Last year this guy made his own smartwatch from scratch, so in 2020, naturally, he decided to give making smartglasses a try. And it worked!
Nashville, Tennessee-based electrical engineer Sam March is the kind of DIY guy we love. He realized he had a problem he wanted to solve and came up with his own tech-enabled solution. The problem? Walking navigation assistance without staring down at his smartphone like millions of other mobile zombie-like pedestrians stumbling around the planet.
But rather than come up with an awkward Google Glass cyborg device, or opt for a pair of enterprise-centric specs like the Vuzix Blade, March wanted something a little more fashion-forward as a smart wearable for his face.
This kind of product was already on the market in the form of North's Focals, but Google took that product off the market (for now) this summer for a price reportedly in the $180 million range. Sure, there's the non-augmented reality Alexa-enabled Amazon Echo Frames, but Jeff Bezos still hasn't managed to nail wearable fashion, and Snap's Spectacles have the style, but so far still only serve as an enhanced camera.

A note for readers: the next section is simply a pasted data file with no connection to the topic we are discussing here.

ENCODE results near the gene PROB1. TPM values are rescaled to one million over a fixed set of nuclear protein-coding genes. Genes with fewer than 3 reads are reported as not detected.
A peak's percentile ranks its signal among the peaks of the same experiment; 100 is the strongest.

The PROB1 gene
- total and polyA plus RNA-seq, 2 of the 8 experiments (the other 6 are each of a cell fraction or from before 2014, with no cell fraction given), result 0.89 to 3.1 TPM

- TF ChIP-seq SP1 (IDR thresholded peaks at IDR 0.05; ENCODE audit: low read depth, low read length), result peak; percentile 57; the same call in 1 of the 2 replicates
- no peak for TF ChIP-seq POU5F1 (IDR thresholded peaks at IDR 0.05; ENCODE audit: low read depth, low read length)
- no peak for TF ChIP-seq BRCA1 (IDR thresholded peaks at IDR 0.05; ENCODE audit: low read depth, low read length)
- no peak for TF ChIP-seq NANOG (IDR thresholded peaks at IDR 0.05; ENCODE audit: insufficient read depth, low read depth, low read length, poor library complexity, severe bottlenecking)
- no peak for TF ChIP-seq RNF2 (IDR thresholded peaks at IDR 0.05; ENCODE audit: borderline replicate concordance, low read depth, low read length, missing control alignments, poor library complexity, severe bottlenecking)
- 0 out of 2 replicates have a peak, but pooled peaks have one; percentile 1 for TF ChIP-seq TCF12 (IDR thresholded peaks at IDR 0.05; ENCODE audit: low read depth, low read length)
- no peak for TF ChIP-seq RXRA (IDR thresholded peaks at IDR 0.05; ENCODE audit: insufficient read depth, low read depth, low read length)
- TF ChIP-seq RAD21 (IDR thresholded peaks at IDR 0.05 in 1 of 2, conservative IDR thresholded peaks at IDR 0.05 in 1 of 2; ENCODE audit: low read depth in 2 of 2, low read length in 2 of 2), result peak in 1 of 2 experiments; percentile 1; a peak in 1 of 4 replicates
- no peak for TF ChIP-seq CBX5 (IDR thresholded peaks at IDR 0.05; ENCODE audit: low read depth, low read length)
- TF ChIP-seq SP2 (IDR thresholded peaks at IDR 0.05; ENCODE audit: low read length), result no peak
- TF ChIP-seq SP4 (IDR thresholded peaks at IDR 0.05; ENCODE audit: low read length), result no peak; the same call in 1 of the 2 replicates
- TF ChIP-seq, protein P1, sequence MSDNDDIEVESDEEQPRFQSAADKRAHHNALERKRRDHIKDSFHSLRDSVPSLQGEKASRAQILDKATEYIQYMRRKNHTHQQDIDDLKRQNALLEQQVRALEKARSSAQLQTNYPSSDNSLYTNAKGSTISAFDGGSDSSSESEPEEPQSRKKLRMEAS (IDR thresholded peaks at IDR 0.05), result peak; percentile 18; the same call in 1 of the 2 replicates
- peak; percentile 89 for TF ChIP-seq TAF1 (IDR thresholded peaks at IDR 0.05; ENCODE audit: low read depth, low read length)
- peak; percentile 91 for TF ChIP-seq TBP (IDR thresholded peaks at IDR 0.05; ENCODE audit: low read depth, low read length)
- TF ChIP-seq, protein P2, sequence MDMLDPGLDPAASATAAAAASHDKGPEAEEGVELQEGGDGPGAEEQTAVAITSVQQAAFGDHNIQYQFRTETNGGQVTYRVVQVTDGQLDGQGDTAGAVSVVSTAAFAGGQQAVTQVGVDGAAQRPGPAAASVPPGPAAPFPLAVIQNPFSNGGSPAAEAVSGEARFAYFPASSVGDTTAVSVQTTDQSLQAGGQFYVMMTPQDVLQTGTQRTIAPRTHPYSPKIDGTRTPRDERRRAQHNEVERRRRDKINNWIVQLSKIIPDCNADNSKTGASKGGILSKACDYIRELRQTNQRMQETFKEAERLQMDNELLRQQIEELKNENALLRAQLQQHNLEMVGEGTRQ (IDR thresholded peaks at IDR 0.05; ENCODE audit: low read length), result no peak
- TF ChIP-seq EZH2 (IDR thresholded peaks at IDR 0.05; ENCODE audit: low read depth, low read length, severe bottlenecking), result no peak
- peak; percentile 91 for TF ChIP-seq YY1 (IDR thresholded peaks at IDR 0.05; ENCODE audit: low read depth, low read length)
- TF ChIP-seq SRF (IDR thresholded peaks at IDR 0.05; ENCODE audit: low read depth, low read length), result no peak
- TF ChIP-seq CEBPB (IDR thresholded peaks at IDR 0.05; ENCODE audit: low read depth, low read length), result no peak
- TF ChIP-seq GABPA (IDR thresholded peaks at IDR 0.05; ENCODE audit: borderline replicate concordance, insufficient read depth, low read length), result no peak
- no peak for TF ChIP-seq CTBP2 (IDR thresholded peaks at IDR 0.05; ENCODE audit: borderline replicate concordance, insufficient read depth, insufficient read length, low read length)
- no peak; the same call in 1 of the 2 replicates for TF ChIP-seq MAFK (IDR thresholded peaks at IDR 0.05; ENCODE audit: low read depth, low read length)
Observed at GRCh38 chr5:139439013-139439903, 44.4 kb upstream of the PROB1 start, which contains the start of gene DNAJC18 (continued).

Therefore, March's mission was clear: build his own fashionable smartglasses to help him with street directions. But when March makes something from "scratch" he really means it. He designed the frames starting with a 3D model and then built the wearable and its embedded electronics and iOS app up from there.
Ultimately, what March has is a simple but effective device that pairs with mapping software that indicates left and right turns (blue light on either side of the glasses) and destination reached (a green light). This is something you can currently do via Google Maps on your smartphone, which includes an AR function, but if you'd rather not look lost in public while constantly staring down at your smartphone, this is a pretty slick alternative.
You can't buy these stylish directional specs, but the good news, if you're a tinkerer, is that you can build your own thanks to the instructions March posted on GitHub. He calls his "smarchGlasses" but you can call them whatever you like if you manage to get your own pair fabricated and working well.